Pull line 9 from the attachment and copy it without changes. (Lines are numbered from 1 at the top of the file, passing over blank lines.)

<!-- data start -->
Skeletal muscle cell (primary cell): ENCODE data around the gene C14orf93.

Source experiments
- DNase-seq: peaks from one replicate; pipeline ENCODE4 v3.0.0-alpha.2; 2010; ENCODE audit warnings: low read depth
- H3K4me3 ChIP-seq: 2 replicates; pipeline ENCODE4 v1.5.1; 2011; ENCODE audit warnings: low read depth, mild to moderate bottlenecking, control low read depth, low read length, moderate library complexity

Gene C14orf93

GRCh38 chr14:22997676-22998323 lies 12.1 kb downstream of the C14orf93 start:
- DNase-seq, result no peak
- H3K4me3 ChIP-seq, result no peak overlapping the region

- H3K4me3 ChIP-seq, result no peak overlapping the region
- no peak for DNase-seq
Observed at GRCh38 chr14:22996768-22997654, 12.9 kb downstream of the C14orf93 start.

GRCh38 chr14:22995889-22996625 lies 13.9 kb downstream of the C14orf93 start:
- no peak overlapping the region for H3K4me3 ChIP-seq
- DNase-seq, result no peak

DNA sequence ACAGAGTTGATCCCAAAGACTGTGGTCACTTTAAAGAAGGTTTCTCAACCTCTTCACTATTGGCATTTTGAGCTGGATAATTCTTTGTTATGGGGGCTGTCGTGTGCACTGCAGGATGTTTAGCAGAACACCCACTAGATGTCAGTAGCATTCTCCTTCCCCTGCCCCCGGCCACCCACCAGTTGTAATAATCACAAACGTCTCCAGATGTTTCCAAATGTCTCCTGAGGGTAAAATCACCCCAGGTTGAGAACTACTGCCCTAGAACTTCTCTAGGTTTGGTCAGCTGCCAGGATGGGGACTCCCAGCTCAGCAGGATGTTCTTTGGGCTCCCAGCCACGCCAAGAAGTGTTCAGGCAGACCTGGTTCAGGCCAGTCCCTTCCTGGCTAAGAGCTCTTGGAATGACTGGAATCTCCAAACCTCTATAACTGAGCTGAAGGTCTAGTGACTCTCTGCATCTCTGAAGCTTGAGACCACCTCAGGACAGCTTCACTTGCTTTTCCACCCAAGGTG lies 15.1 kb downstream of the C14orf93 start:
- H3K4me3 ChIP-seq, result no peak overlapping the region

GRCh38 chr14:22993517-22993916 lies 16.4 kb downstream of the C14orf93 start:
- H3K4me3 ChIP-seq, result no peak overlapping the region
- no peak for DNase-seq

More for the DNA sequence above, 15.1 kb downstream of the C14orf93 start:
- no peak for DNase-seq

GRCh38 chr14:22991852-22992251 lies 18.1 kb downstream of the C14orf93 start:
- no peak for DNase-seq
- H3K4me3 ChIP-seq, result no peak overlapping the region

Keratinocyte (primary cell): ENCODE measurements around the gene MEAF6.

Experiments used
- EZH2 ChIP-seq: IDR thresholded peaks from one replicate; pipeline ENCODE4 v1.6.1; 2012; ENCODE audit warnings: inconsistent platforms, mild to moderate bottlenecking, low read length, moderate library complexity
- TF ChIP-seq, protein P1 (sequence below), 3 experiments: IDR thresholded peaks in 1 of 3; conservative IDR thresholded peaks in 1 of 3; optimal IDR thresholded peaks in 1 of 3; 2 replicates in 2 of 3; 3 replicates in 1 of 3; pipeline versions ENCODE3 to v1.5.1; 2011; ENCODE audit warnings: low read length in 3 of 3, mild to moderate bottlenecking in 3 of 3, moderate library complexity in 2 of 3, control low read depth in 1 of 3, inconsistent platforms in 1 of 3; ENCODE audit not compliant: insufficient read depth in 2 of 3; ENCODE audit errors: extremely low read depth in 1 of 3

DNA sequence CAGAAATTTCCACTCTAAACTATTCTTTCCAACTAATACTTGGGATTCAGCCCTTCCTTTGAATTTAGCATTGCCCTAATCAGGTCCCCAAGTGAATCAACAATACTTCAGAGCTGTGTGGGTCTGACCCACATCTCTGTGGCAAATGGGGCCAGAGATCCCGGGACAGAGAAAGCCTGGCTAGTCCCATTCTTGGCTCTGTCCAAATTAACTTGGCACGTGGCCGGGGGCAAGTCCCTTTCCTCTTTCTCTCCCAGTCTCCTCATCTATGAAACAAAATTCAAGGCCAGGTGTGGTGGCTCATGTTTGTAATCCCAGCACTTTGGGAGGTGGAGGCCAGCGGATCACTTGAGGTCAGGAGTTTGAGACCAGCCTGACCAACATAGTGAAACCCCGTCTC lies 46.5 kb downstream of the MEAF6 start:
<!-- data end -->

- H3K4me3 ChIP-seq, result no peak overlapping the region